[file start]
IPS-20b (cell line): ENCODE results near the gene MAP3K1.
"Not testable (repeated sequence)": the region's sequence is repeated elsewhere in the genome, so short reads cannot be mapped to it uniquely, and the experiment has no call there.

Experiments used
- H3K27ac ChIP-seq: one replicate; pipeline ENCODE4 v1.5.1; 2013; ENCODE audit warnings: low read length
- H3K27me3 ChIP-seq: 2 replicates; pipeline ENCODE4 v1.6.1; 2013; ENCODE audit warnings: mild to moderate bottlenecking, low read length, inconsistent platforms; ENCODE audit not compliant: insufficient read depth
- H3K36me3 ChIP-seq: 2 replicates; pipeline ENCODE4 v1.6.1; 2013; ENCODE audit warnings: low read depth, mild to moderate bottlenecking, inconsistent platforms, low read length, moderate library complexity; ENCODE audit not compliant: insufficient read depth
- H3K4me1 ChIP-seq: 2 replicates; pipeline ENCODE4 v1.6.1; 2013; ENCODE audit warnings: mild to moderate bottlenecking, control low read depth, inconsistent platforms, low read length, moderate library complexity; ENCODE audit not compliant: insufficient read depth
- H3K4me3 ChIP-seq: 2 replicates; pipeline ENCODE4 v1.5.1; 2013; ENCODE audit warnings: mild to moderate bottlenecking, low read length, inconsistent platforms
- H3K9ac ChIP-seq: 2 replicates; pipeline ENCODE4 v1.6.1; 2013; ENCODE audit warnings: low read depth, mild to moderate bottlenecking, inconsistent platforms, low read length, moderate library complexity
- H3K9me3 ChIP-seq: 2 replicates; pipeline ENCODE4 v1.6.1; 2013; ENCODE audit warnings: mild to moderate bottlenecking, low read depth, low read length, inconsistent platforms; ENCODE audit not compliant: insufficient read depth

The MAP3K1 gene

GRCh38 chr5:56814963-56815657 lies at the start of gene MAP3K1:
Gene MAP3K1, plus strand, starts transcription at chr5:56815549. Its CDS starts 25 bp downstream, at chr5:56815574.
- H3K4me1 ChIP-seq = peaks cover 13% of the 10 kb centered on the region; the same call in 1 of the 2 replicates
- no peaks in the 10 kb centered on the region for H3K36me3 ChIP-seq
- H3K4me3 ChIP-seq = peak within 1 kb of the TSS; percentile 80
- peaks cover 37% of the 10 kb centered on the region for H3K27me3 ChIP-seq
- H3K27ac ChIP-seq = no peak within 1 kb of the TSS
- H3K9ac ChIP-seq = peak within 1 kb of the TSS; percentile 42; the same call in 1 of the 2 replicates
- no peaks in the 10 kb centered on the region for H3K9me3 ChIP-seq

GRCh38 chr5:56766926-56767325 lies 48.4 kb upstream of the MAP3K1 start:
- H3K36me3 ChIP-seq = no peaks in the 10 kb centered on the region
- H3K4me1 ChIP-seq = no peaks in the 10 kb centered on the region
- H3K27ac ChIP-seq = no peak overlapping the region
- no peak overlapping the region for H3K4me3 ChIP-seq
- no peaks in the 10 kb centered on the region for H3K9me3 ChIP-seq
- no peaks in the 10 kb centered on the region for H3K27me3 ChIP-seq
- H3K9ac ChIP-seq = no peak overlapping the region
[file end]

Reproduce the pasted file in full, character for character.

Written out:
IPS-20b (cell line): ENCODE results near the gene MAP3K1.
"Not testable (repeated sequence)": the region's sequence is repeated elsewhere in the genome, so short reads cannot be mapped to it uniquely, and the experiment has no call there.

Experiments used
- H3K27ac ChIP-seq: one replicate; pipeline ENCODE4 v1.5.1; 2013; ENCODE audit warnings: low read length
- H3K27me3 ChIP-seq: 2 replicates; pipeline ENCODE4 v1.6.1; 2013; ENCODE audit warnings: mild to moderate bottlenecking, low read length, inconsistent platforms; ENCODE audit not compliant: insufficient read depth
- H3K36me3 ChIP-seq: 2 replicates; pipeline ENCODE4 v1.6.1; 2013; ENCODE audit warnings: low read depth, mild to moderate bottlenecking, inconsistent platforms, low read length, moderate library complexity; ENCODE audit not compliant: insufficient read depth
- H3K4me1 ChIP-seq: 2 replicates; pipeline ENCODE4 v1.6.1; 2013; ENCODE audit warnings: mild to moderate bottlenecking, control low read depth, inconsistent platforms, low read length, moderate library complexity; ENCODE audit not compliant: insufficient read depth
- H3K4me3 ChIP-seq: 2 replicates; pipeline ENCODE4 v1.5.1; 2013; ENCODE audit warnings: mild to moderate bottlenecking, low read length, inconsistent platforms
- H3K9ac ChIP-seq: 2 replicates; pipeline ENCODE4 v1.6.1; 2013; ENCODE audit warnings: low read depth, mild to moderate bottlenecking, inconsistent platforms, low read length, moderate library complexity
- H3K9me3 ChIP-seq: 2 replicates; pipeline ENCODE4 v1.6.1; 2013; ENCODE audit warnings: mild to moderate bottlenecking, low read depth, low read length, inconsistent platforms; ENCODE audit not compliant: insufficient read depth

The MAP3K1 gene

GRCh38 chr5:56814963-56815657 lies at the start of gene MAP3K1:
Gene MAP3K1, plus strand, starts transcription at chr5:56815549. Its CDS starts 25 bp downstream, at chr5:56815574.
- H3K4me1 ChIP-seq = peaks cover 13% of the 10 kb centered on the region; the same call in 1 of the 2 replicates
- no peaks in the 10 kb centered on the region for H3K36me3 ChIP-seq
- H3K4me3 ChIP-seq = peak within 1 kb of the TSS; percentile 80
- peaks cover 37% of the 10 kb centered on the region for H3K27me3 ChIP-seq
- H3K27ac ChIP-seq = no peak within 1 kb of the TSS
- H3K9ac ChIP-seq = peak within 1 kb of the TSS; percentile 42; the same call in 1 of the 2 replicates
- no peaks in the 10 kb centered on the region for H3K9me3 ChIP-seq

GRCh38 chr5:56766926-56767325 lies 48.4 kb upstream of the MAP3K1 start:
- H3K36me3 ChIP-seq = no peaks in the 10 kb centered on the region
- H3K4me1 ChIP-seq = no peaks in the 10 kb centered on the region
- H3K27ac ChIP-seq = no peak overlapping the region
- no peak overlapping the region for H3K4me3 ChIP-seq
- no peaks in the 10 kb centered on the region for H3K9me3 ChIP-seq
- no peaks in the 10 kb centered on the region for H3K27me3 ChIP-seq
- H3K9ac ChIP-seq = no peak overlapping the region